Rethinking Categorization

4 min read 0 comments

This is the third spinoff post in the migration saga of this blog from WordPress to 11ty.

Migrating was a good opportunity to rethink the information architecture of my site, especially around categorization.

Categories vs Tags

Just like most WP users, I was using both categories and tags, simply because they came for free. However the difference between them was a bit fuzzy, as evidenced by how inconsistently they are used, both here and around the Web. I was mainly using Categories for the type of article (Articles, Rants, Releases, Tips, Tutorials, News, Thoughts), however there were also categories that were more like content tags (e.g. CSS WG, Original, Speaking, Benchmarks).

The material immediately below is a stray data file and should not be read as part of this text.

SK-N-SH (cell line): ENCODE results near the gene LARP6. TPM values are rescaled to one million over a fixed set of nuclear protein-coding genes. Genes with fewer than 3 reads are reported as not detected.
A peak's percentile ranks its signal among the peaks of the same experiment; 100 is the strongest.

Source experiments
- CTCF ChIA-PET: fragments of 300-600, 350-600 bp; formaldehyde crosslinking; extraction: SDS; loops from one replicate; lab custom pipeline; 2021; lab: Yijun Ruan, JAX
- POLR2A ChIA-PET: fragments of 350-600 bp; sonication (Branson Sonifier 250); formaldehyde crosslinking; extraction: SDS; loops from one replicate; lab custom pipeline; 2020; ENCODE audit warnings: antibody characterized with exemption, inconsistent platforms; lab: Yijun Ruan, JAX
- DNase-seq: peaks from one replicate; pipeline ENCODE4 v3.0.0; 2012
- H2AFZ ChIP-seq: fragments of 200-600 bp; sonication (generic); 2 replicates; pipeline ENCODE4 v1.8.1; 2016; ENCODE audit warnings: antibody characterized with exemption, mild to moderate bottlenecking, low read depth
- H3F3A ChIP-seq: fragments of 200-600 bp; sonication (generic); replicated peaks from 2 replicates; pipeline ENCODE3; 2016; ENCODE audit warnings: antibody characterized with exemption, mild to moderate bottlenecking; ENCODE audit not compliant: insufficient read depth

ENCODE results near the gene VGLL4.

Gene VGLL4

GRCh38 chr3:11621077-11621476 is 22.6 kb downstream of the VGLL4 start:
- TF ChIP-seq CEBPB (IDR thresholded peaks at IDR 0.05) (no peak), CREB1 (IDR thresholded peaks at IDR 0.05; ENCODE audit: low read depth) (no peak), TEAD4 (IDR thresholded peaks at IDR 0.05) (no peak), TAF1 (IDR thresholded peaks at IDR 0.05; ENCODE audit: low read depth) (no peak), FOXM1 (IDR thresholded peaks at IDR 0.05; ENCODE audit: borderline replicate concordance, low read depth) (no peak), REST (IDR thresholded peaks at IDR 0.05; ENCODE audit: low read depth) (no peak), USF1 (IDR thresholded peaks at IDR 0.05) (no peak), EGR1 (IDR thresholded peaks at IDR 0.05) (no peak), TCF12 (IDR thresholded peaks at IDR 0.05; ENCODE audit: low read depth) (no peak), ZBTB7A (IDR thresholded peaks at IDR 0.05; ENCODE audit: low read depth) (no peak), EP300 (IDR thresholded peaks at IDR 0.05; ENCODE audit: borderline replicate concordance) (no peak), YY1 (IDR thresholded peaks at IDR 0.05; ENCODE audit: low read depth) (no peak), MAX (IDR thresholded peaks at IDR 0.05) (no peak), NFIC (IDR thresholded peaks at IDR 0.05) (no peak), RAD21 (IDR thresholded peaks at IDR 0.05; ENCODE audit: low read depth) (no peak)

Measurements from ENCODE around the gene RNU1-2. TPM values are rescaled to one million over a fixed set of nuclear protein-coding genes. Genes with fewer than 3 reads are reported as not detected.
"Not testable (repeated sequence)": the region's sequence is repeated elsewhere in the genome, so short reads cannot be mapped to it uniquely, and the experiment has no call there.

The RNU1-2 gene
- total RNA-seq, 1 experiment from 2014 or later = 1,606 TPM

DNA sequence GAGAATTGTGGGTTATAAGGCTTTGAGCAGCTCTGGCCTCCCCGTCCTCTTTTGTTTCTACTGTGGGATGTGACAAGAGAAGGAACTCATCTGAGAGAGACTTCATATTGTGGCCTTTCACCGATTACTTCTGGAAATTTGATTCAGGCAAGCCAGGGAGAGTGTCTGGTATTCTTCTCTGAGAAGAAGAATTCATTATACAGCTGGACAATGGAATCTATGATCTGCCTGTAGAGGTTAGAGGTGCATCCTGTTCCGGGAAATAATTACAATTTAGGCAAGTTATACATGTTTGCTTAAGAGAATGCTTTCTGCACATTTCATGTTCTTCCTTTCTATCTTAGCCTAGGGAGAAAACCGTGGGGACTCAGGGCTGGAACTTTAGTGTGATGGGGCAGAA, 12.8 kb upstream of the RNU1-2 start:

This was easily solved by moving the latter to actual tags. However, tags are no panacea, there are several issues with them as well.

Problems with tags

Tag aliases

First, there were many tags that were synonyms of each other, and posts were fragmented across them, or had to include both (e.g. JS and Javascript). I addressed this by defining aliases in a global data file, and using Eleventy to dynamically build Netlify redirects for them.

# Tag aliases
{% for alias, tag in tag_aliases %}/tags/{{ alias }}/ /tags/{{ tag }}/ 301
{% endfor %}

Turns out I’m not the first to think of building the Netlify _redirects file dynamically, some googling revealed this blog post from 2021 that does the same thing.

I’ve also decided to expose these aliases in the tags index:

“Orphan” tags